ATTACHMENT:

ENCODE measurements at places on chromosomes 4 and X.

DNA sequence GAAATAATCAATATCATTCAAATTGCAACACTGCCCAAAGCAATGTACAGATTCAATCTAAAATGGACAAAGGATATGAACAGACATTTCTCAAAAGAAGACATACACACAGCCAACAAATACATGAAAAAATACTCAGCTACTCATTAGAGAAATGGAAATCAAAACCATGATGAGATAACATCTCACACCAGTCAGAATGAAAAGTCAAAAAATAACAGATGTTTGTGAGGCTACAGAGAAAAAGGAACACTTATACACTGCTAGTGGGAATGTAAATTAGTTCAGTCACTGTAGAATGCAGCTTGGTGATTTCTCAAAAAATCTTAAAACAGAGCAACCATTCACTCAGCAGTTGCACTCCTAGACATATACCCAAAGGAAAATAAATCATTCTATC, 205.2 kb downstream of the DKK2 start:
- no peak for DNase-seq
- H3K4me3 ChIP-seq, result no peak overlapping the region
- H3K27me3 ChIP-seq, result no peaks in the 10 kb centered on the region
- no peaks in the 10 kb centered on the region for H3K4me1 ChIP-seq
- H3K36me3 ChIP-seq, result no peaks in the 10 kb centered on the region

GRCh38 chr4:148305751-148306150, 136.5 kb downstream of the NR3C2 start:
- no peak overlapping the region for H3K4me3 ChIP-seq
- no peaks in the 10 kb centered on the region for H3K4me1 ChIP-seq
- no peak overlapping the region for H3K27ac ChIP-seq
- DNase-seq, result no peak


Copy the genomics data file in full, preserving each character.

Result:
ENCODE measurements at places on chromosomes 4 and X.

DNA sequence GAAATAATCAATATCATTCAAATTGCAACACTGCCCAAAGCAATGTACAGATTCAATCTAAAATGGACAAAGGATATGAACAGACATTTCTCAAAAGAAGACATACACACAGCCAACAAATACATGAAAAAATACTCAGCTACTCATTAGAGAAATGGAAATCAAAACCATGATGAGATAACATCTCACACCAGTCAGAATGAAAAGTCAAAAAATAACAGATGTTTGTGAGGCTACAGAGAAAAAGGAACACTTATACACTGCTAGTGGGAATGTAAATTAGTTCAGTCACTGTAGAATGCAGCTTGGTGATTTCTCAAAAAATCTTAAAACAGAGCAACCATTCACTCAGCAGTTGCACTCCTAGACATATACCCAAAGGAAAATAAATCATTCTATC, 205.2 kb downstream of the DKK2 start:
- no peak for DNase-seq
- H3K4me3 ChIP-seq, result no peak overlapping the region
- H3K27me3 ChIP-seq, result no peaks in the 10 kb centered on the region
- no peaks in the 10 kb centered on the region for H3K4me1 ChIP-seq
- H3K36me3 ChIP-seq, result no peaks in the 10 kb centered on the region

GRCh38 chr4:148305751-148306150, 136.5 kb downstream of the NR3C2 start:
- no peak overlapping the region for H3K4me3 ChIP-seq
- no peaks in the 10 kb centered on the region for H3K4me1 ChIP-seq
- no peak overlapping the region for H3K27ac ChIP-seq
- DNase-seq, result no peak